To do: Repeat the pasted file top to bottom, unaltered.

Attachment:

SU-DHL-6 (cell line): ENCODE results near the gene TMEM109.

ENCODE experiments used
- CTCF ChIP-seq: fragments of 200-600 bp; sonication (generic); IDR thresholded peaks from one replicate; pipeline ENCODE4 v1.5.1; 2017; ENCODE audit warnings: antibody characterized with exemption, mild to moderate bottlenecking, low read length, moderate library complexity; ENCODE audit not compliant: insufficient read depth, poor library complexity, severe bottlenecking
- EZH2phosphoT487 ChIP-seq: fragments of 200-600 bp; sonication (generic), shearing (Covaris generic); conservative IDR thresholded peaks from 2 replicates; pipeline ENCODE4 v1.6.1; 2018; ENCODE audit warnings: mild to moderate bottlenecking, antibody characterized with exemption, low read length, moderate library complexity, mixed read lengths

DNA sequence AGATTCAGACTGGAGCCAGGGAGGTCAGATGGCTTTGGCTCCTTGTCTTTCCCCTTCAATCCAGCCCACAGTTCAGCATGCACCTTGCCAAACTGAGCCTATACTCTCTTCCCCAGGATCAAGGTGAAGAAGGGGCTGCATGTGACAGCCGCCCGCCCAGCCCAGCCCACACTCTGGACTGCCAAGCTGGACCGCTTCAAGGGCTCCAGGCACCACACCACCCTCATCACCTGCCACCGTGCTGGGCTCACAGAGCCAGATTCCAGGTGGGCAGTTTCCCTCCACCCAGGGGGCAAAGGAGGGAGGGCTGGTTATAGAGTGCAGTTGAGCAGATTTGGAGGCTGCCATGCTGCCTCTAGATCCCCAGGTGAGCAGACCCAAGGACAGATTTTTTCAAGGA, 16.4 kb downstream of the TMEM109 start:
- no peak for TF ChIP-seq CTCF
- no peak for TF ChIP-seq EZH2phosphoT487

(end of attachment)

SU-DHL-6 (cell line): ENCODE results near the gene TMEM109.

ENCODE experiments used
- CTCF ChIP-seq: fragments of 200-600 bp; sonication (generic); IDR thresholded peaks from one replicate; pipeline ENCODE4 v1.5.1; 2017; ENCODE audit warnings: antibody characterized with exemption, mild to moderate bottlenecking, low read length, moderate library complexity; ENCODE audit not compliant: insufficient read depth, poor library complexity, severe bottlenecking
- EZH2phosphoT487 ChIP-seq: fragments of 200-600 bp; sonication (generic), shearing (Covaris generic); conservative IDR thresholded peaks from 2 replicates; pipeline ENCODE4 v1.6.1; 2018; ENCODE audit warnings: mild to moderate bottlenecking, antibody characterized with exemption, low read length, moderate library complexity, mixed read lengths

DNA sequence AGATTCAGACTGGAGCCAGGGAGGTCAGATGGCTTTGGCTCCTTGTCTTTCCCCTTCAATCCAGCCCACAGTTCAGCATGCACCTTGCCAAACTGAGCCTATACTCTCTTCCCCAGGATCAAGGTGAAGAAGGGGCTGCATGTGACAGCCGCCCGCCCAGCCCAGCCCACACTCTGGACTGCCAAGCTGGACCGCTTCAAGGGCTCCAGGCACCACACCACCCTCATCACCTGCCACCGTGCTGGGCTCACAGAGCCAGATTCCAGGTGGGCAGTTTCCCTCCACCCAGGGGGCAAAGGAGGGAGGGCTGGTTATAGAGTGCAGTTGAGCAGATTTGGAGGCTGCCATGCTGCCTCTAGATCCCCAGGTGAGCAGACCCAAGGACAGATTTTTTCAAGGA, 16.4 kb downstream of the TMEM109 start:
- no peak for TF ChIP-seq CTCF
- no peak for TF ChIP-seq EZH2phosphoT487